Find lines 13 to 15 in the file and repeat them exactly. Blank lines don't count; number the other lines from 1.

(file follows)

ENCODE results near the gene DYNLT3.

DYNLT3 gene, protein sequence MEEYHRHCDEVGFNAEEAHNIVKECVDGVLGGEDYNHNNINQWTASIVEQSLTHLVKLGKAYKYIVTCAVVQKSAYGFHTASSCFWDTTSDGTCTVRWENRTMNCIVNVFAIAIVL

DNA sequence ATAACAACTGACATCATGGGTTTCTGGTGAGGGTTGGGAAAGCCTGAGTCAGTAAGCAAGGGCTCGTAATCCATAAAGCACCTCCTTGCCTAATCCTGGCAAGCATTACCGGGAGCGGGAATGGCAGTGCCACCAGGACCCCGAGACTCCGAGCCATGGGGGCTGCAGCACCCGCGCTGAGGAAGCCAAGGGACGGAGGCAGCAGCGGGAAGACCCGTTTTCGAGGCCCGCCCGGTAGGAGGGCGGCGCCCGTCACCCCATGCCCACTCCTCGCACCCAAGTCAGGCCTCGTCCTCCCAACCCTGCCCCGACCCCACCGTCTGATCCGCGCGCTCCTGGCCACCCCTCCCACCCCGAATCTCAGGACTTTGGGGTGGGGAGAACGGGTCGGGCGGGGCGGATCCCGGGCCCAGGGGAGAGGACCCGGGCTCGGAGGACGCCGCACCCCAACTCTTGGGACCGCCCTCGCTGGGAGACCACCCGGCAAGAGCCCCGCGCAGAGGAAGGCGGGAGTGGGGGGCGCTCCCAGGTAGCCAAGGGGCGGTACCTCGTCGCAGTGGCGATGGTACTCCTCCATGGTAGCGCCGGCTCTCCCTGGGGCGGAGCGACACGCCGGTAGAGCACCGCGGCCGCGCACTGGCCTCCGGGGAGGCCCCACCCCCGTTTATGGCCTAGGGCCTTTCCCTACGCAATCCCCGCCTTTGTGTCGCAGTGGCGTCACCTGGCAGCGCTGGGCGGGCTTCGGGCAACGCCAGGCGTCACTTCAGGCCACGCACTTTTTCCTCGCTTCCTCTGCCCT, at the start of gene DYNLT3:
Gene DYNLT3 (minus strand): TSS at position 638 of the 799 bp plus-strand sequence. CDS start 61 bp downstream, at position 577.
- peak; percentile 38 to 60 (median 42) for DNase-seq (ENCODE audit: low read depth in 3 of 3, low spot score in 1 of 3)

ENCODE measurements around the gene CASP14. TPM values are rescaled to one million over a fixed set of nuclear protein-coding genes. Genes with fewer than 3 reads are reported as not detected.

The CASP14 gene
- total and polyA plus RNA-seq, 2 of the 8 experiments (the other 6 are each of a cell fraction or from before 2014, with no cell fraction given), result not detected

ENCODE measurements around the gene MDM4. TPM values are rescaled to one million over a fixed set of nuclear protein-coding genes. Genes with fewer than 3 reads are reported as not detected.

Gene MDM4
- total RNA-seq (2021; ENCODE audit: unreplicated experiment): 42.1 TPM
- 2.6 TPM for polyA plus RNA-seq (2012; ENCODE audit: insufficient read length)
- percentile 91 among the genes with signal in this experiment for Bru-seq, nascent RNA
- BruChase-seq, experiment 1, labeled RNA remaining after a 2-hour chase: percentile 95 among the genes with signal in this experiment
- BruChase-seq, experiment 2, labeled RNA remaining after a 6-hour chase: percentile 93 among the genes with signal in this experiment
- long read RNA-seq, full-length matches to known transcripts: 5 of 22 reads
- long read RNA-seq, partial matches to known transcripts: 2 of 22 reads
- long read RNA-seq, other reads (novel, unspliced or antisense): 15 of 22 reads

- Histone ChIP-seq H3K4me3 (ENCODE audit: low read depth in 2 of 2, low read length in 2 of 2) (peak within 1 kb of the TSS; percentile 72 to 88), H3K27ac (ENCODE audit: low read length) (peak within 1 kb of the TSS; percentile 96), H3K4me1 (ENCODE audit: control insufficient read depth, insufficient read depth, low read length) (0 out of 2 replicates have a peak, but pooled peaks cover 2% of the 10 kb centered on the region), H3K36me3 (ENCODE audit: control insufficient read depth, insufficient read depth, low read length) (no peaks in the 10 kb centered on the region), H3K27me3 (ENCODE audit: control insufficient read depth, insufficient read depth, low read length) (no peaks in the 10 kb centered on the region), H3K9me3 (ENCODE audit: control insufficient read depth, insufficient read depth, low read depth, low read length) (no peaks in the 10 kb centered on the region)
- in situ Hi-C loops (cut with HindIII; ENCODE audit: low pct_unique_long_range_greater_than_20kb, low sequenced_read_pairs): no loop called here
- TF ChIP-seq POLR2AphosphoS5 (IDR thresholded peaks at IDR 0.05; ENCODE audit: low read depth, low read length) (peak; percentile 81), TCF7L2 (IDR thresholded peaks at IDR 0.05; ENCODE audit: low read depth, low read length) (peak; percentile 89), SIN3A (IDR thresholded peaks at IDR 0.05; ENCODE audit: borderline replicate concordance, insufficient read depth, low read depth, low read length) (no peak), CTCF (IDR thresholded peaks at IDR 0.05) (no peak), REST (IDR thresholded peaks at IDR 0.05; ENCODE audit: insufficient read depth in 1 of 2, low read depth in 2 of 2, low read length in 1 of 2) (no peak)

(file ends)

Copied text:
- percentile 91 among the genes with signal in this experiment for Bru-seq, nascent RNA
- BruChase-seq, experiment 1, labeled RNA remaining after a 2-hour chase: percentile 95 among the genes with signal in this experiment
- BruChase-seq, experiment 2, labeled RNA remaining after a 6-hour chase: percentile 93 among the genes with signal in this experiment